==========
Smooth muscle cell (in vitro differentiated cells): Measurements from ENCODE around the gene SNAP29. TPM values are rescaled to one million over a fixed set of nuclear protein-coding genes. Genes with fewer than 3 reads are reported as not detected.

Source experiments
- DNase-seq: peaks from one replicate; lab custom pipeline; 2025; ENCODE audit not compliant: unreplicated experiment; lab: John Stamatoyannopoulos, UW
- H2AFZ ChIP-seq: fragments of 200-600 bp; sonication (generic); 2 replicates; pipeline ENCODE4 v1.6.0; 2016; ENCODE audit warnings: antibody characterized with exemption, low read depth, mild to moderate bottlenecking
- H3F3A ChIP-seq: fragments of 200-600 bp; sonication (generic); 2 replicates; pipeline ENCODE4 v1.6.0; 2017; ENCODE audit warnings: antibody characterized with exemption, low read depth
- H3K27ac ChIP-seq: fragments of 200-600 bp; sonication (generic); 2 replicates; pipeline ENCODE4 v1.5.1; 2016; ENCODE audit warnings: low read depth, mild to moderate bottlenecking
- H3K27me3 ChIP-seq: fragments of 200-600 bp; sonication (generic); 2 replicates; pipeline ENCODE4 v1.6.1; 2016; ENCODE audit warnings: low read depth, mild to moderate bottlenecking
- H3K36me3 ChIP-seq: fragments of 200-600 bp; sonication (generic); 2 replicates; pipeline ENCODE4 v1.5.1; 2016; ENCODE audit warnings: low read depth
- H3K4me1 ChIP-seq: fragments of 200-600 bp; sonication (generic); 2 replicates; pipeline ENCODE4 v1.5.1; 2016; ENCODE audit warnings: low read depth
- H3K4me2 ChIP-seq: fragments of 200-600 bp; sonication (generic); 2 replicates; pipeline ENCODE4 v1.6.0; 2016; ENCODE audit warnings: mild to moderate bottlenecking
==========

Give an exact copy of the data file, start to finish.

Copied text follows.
Smooth muscle cell (in vitro differentiated cells): Measurements from ENCODE around the gene SNAP29. TPM values are rescaled to one million over a fixed set of nuclear protein-coding genes. Genes with fewer than 3 reads are reported as not detected.

Source experiments
- DNase-seq: peaks from one replicate; lab custom pipeline; 2025; ENCODE audit not compliant: unreplicated experiment; lab: John Stamatoyannopoulos, UW
- H2AFZ ChIP-seq: fragments of 200-600 bp; sonication (generic); 2 replicates; pipeline ENCODE4 v1.6.0; 2016; ENCODE audit warnings: antibody characterized with exemption, low read depth, mild to moderate bottlenecking
- H3F3A ChIP-seq: fragments of 200-600 bp; sonication (generic); 2 replicates; pipeline ENCODE4 v1.6.0; 2017; ENCODE audit warnings: antibody characterized with exemption, low read depth
- H3K27ac ChIP-seq: fragments of 200-600 bp; sonication (generic); 2 replicates; pipeline ENCODE4 v1.5.1; 2016; ENCODE audit warnings: low read depth, mild to moderate bottlenecking
- H3K27me3 ChIP-seq: fragments of 200-600 bp; sonication (generic); 2 replicates; pipeline ENCODE4 v1.6.1; 2016; ENCODE audit warnings: low read depth, mild to moderate bottlenecking
- H3K36me3 ChIP-seq: fragments of 200-600 bp; sonication (generic); 2 replicates; pipeline ENCODE4 v1.5.1; 2016; ENCODE audit warnings: low read depth
- H3K4me1 ChIP-seq: fragments of 200-600 bp; sonication (generic); 2 replicates; pipeline ENCODE4 v1.5.1; 2016; ENCODE audit warnings: low read depth
- H3K4me2 ChIP-seq: fragments of 200-600 bp; sonication (generic); 2 replicates; pipeline ENCODE4 v1.6.0; 2016; ENCODE audit warnings: mild to moderate bottlenecking